Johansson underwent a five hour operation at Cairo’s university hospital on Saturday night to save his sight. Sweden’s ambassador to Egypt, Stig Elvemar, visited him in hospital on Sunday and reported his prospects were good:
“His sight has returned in one eye, and according to the doctors I’ve spoken to there’s good reason to believe he’ll recover fully.”
Johansson was with his 26 year old Italian fiancée in a crowd of people near a bus stop in the vicinity of the popular Egyptian Museum, when Ihab Yusri Yassin threw himself off a bridge and plunged towards the bus stop. He detonated a nail bomb strapped to his body, killing himself and injuring up to ten people.
Johansson, who’s an aid worker in the war-torn region of Dafur in Sudan and was in Cairo on a week’s holiday, spoke to Aftonbladet yesterday about what happened. The paper reported that he was in surprisingly good spirits considering his experience.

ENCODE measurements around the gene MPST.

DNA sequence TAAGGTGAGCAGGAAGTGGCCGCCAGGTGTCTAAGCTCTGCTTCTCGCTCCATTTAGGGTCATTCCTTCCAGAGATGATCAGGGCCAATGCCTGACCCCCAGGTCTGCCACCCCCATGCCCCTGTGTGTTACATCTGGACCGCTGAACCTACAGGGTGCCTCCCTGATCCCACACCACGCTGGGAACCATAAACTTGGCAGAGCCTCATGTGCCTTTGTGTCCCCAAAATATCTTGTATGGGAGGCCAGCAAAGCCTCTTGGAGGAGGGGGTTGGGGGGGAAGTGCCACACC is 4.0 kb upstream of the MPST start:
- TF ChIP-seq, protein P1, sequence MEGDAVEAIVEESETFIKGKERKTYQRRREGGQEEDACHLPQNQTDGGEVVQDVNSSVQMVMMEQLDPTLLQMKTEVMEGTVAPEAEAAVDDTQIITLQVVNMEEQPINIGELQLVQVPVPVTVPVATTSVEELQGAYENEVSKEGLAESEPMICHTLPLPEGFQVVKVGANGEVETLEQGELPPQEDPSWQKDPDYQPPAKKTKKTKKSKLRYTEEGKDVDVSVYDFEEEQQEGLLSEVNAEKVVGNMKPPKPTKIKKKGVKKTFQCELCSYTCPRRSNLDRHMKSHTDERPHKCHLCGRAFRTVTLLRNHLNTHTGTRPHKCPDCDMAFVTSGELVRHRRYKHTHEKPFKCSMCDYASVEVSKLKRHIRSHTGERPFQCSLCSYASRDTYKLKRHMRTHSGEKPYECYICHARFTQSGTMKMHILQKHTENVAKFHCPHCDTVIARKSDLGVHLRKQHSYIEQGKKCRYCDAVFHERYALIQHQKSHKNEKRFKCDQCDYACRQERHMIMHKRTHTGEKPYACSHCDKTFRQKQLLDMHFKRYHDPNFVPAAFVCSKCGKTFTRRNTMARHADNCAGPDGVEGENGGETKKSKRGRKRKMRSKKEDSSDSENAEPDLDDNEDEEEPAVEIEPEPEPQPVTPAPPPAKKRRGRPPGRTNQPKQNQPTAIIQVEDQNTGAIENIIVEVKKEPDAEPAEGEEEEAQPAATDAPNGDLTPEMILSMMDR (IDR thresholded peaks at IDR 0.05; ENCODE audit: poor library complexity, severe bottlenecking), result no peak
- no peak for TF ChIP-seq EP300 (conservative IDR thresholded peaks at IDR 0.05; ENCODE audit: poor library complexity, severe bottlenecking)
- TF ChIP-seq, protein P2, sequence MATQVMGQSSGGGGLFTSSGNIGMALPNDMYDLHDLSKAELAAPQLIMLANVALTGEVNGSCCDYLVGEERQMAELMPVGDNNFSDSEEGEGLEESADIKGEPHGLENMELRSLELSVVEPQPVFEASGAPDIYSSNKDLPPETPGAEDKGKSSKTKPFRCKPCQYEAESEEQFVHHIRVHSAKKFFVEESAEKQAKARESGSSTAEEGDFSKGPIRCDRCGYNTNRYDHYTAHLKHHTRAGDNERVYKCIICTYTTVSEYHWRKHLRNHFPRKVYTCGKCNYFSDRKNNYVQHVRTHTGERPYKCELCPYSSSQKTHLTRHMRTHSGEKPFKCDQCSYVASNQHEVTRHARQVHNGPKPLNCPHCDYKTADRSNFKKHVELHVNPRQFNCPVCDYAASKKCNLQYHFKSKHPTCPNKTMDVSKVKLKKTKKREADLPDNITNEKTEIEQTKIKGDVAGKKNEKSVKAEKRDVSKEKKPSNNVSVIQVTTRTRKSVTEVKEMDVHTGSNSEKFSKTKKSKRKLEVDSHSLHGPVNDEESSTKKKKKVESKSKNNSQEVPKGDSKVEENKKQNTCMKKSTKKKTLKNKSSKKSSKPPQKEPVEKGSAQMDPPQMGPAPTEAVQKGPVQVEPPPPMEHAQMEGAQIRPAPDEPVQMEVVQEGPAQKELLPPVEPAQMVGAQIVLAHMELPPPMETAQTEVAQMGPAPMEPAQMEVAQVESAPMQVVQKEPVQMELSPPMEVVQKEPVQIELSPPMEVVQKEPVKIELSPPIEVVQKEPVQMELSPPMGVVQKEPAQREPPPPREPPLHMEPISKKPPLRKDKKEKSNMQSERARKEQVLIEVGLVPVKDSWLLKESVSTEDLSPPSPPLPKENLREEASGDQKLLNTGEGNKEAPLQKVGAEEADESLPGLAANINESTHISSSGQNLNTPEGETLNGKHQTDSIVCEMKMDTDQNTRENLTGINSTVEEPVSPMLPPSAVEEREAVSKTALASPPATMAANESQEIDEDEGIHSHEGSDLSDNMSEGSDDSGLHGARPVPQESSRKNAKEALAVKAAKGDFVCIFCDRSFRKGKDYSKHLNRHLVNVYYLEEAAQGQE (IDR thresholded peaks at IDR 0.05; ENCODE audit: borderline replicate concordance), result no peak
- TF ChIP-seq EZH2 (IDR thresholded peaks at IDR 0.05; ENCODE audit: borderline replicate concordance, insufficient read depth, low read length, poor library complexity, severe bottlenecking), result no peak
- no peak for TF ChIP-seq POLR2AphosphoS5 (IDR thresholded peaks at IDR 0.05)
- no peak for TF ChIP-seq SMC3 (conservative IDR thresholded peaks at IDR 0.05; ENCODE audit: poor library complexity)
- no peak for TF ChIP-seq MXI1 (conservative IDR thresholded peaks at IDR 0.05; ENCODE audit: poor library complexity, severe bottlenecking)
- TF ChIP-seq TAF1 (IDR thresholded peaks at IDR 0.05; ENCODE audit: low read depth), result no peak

“Everything happened incredibly quickly. Luckily, I didn’t see the actual blast. If I had, I wouldn’t be able to see today. First of all I just heard a loud bang to my left. Then everything went muffled and quiet, as if I was deaf. Then I heard a ringing in my head. I couldn’t see anything. I tried to find my girlfriend. I screamed out for her and heard her voice in the distance.”
Once re-united, Johansson and his girlfriend, Francesca Catelani, sat and waited for the ambulance together. Catelani received injuries from a nail in her neck.
“I felt the blood dripping from my face from the nails,” continued Johansson. “My girlfriend said that I looked absolutely awful.”
An hour after the nail bomb attack, Yassin’s young wife and sister opened fire on a coach full of Israeli tourists. The sister then shot her sister in law before turning the gun on herself. Nobody else was killed in the attack.